Our media has reported India’s hand in several terrorist activities in Pakistan — from the attack on the Manawa training center to the attack on the Sri Lankan cricket team.  The question that needs to be asked is why India’s shameful and alarming acts haven’t been exposed to the world.

India’s politicians and media make it a point to sully Pakistan’s name, without proof, after every terrorist attack, but here, our politicians, despite beomg armed with concrete evidence of India’s terrorism in Pakistan, appear reluctant to present this to the world.

It is time to give India a befitting reply to its misadventures against Pakistan.

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Filed under: 9/11, Af-Pak, India, Pakistan, Terrorism, Urdunama, , , , , , , , , , , , , , , , , , , ,

Urdunama: Seymour Hersh

Almost on cue, Pakistan’s Urdu media went to work, lambasting Seymour Hersh for his article in the “New Yorker” on US-Pak back-channel talks on securing Pakistan’s nuclear weapons, in the event of a debilitating security situation in the country.

Hersh was dismissed as a “Jewish agent” and his credibility immediately was called into question. This was followed by some chest-thumping on the integrity of Pakistan’s armed forces and the sanctity of the country’s nuclear assets.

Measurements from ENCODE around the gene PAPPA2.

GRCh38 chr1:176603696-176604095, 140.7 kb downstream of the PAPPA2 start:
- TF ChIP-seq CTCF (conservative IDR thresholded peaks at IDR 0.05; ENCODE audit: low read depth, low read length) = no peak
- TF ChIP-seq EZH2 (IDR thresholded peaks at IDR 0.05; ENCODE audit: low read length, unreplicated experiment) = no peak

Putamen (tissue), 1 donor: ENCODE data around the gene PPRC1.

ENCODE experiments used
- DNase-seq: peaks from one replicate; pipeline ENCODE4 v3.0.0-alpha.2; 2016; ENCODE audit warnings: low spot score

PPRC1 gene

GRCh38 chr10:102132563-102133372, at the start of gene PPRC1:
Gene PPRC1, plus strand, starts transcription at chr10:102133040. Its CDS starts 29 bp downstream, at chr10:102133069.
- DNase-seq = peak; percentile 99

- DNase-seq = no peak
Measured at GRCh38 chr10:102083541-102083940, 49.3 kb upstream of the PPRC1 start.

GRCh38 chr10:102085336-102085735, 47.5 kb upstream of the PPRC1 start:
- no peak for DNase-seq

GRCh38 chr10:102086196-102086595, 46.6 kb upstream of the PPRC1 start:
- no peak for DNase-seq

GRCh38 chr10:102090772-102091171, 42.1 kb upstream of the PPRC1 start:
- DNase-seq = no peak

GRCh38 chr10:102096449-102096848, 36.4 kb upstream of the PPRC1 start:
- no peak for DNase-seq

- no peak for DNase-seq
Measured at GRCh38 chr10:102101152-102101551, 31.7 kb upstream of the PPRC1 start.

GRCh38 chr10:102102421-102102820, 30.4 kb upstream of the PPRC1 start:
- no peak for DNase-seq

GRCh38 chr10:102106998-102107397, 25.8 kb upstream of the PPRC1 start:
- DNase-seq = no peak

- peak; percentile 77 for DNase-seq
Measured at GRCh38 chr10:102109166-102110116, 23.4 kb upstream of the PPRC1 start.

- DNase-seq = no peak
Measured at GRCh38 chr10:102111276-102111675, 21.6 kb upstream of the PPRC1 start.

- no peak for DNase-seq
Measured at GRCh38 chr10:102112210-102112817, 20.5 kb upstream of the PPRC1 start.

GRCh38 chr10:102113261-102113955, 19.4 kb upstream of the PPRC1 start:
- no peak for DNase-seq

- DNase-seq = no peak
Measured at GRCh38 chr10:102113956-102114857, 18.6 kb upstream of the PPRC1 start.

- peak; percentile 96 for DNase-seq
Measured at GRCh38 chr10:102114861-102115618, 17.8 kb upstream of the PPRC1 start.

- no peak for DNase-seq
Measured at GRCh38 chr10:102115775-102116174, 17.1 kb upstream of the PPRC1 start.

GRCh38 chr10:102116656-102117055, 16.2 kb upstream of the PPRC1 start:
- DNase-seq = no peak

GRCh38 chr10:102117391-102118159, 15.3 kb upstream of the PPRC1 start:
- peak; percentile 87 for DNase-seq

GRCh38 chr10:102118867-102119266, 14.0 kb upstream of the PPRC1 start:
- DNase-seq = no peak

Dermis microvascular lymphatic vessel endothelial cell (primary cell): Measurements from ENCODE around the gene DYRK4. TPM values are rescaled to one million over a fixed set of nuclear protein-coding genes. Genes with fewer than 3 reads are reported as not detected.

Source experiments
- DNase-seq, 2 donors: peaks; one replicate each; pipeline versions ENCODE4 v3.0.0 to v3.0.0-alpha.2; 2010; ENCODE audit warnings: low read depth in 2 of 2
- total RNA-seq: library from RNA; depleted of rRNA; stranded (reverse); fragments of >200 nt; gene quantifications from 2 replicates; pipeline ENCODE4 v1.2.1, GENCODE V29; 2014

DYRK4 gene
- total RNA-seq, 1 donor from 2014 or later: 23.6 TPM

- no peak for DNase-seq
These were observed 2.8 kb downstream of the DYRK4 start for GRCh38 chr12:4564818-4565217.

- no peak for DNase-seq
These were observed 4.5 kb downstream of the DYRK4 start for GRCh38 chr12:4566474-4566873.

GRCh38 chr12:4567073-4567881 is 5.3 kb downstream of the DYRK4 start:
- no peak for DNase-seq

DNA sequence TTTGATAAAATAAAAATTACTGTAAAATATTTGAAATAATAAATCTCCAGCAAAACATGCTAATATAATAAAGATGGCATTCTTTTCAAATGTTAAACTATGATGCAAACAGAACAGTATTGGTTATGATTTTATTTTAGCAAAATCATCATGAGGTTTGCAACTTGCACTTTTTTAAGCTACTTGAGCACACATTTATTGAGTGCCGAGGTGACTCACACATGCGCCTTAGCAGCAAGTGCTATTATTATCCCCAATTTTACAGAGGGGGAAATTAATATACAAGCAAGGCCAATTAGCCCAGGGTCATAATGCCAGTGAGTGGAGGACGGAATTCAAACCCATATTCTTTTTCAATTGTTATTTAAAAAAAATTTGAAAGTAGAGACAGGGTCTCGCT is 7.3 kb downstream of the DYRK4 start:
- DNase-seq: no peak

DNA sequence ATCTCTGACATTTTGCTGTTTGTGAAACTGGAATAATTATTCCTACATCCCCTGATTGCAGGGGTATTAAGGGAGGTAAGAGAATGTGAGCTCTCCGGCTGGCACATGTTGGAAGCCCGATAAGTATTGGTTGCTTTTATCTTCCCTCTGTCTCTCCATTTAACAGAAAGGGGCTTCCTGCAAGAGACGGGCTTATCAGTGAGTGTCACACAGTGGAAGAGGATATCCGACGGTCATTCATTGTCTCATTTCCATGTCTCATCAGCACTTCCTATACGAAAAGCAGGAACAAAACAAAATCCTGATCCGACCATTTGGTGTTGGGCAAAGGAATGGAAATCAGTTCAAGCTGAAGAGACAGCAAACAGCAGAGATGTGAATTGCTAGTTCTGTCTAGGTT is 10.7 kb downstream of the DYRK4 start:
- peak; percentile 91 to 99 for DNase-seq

Nawaiwaqt’s editorial was one of first to issue forth an opinion on Hersh’s piece:

The “New Yorker” claimed that the Obama administration is in sensitive talks with Pakistan to secure the country’s nuclear assets.  Under this agreement, American special units can secure Pakistan’s nuclear assets in the event of a crisis.

However, rejecting Seymour Hersh’s report as baseless, the Foreign Ministry’s spokesperson Abdul Basit said that no help was needed from foreign nations to secure Pakistan’s nuclear assets.Because of his affiliation with the Jewish lobby, Seymour Hersh maintains a close watch on Pakistan’s nuclear program.

A propaganda campaign is underway in America which claims that extremists could take control of Pakistan’s nuclear assets — this propaganda is a result of the presence of the Indian lobby in America.The Hindus and the Jews have to this day not accepted Pakistan’s nuclear status.

The Americans and Europeans don’t seem to have any issues with the Hindu or Jewish bomb, but will never accept a Muslim country possessing such technology.Extremism has grown in Pakistan because of America’s war in Afghanistan and if there is any threat to Pakistan’s nuclear assets, it is from India, Israel and America.

Dr. AQ Khan has been put under house arrest and Blackwater, along with various other US officials have established a presence in Islamabad and elsewhere in Pakistan.

It is therefore important to pay close attention to the contents of Seymour Hersh’s report. Let there be no doubt that Pakistan’s nuclear command-and-control is better than that of any other nation’s.  In the name of securing Pakistan’s nukes, Blackwater has tried to infiltrate Quetta and other cities in Pakistan.  This is part of a larger conspiracy through which America hopes to make India its slave by alleviating its fears over Pakistan’s nuclear weapons.

We have developed the nuclear program through our ability, hard work and resources.  We will provide for its security ourselves and if our enemies cast their evil eyes on our nuclear program, they will be given a bloody nose in reply.